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Four Litigation Laws Every Florida Business Owner Needs to Know

In an ideal world, you would never be in the position where your Florida business would be involved in litigation. You comply with your legal obligations, protect your financial interests, and conduct other aspects of business without the need to initiate or defend a lawsuit. Unfortunately, the ideal is a rarity. At some point or another, it may be necessary to file a case to enforce your company’s rights; alternatively, you could be defending the organization’s interests from someone else’s legal claims.

Regardless of which side you occupy in a lawsuit, you know the importance of retaining an experienced Clearwater business litigation lawyer to represent your company. There are legal details regarding the case law, statutes, and court procedural rules that require in-depth knowledge and attention to detail. However, it is important to have a general understanding about some basic Florida litigation laws.

Basic Florida Litigation Laws

  1. Deadlines for Florida Business Litigation: One of the most important laws governing lawsuits is the time restrictions on filing a case. Under Florida’s statute of limitations, you have five years to bring an action based upon a breach of contract – a common subject for many business-related cases. However, there are many other statutes of limitations depending upon the legal issues involved. Because you lose your right to sue if you let the deadline expire, it is essential to keep this law in mind.
  1. What Contracts Must Be in Writing: Much of your company’s routine operations can be conducted on the basis of a verbal agreement, though many owners opt to put certain agreements into written form as added protection. Under Florida law, there are certain contracts that MUST be in writing to be enforced in court. Examples include:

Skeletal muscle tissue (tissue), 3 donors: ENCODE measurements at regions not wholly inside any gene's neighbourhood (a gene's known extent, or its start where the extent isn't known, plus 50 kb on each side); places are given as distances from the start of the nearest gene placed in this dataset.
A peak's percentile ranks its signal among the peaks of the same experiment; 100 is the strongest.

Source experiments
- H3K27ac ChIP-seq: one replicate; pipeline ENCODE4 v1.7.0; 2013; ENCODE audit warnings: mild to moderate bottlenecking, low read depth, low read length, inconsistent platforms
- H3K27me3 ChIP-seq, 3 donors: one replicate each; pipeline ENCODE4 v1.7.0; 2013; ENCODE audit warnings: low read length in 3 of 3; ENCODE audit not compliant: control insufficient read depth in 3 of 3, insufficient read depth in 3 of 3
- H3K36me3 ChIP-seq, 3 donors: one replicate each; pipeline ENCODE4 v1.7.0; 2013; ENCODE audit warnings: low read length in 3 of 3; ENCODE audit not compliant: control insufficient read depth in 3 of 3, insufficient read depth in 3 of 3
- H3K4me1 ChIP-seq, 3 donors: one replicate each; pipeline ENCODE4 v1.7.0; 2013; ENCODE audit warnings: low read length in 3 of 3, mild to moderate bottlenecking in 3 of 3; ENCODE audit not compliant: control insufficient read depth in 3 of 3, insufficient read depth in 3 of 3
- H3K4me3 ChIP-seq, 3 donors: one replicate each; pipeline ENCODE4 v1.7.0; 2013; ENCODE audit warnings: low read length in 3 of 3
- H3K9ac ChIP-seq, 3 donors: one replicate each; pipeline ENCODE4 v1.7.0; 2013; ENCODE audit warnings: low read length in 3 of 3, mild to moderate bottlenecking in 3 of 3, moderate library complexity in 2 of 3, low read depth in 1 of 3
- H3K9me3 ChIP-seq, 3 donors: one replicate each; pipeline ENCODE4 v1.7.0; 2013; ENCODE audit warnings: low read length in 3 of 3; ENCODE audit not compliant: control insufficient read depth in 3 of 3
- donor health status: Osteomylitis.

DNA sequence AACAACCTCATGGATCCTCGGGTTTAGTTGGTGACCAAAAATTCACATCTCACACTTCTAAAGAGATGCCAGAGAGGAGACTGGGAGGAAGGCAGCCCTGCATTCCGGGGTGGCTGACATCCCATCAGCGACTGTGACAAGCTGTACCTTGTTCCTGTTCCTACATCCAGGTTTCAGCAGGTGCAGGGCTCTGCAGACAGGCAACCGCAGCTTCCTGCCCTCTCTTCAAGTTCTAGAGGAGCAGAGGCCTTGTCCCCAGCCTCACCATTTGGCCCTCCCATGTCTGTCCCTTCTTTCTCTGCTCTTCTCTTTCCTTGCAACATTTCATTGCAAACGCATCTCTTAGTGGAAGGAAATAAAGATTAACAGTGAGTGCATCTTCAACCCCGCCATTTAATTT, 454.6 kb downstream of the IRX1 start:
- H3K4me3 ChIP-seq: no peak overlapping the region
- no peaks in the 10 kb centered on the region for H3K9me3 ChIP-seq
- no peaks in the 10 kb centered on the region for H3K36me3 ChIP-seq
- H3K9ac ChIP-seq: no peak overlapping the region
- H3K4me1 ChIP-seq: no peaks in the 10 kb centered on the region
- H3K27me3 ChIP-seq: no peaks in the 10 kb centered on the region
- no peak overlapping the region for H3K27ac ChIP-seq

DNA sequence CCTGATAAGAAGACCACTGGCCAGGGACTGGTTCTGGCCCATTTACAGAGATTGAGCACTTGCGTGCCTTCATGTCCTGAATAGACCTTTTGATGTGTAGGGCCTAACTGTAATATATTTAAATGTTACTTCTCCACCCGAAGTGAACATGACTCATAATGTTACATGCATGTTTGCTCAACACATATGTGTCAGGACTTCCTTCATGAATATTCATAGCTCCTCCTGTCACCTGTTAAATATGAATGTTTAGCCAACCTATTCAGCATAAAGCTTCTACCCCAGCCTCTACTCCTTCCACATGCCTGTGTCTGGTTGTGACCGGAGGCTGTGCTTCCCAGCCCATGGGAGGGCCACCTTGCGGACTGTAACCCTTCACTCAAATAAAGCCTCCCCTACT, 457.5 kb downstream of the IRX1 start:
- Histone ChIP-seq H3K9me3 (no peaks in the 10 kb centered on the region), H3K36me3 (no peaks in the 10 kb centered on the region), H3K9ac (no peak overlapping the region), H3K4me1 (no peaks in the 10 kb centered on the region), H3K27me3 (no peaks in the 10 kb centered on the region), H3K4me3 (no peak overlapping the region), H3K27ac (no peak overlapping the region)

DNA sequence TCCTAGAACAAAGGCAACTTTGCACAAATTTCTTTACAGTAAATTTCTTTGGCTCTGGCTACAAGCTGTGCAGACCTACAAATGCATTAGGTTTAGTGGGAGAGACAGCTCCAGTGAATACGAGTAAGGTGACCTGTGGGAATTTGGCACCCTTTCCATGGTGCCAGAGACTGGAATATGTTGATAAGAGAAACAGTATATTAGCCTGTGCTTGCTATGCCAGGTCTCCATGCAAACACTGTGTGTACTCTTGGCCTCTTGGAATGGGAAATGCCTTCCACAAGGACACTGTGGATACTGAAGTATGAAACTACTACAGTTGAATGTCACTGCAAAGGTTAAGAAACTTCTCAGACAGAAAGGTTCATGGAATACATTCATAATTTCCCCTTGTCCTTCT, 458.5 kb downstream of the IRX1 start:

• Transactions and dealings falling under Florida’s Uniform Commercial Code (UCC)
  • Certain transfers of ownership in real estate
  • Restrictive covenants, including confidentiality agreements, noncompete clauses, and nondisclosure contracts
  1. Statutes Governing Restrictive Covenants: Aside from the requirement that they be in writing, there are additional statutory provisions governing restrictive covenants. To be enforceable, they must be reasonably necessary to protect a legitimate business interest, such as trade secrets, customer lists, confidential information, or specialized training. In addition, a restrictive covenant must be reasonable in:
  • Duration of the restrictions
  • Geographic area covered by the provision
  • The line of business to which it applies
  1. The Threshold Amount for Small Claims: Your company may need to file or defend a suit for an amount that qualifies for the small claims process in Florida, which is simplified and can be less costly than other litigation. If the amount in dispute is under $8,000, the parties may be eligible to resolve the case in small claims court.

Set Up a Consultation with a Palm Harbor, FL Business Litigation Attorney

While it is helpful to know some background on the laws that affect business litigation in Florida, you can trust our team at Clearwater Business Law to tackle the legal details. For more information on our litigation services to companies throughout Pinellas County, including: Clearwater, Tarpon Springs, Oldsmar, St. Petersburg, Palm Harbor, Dunedin, Largo, and New Port Richey, please call (727) 785-5100 to set up a consultation.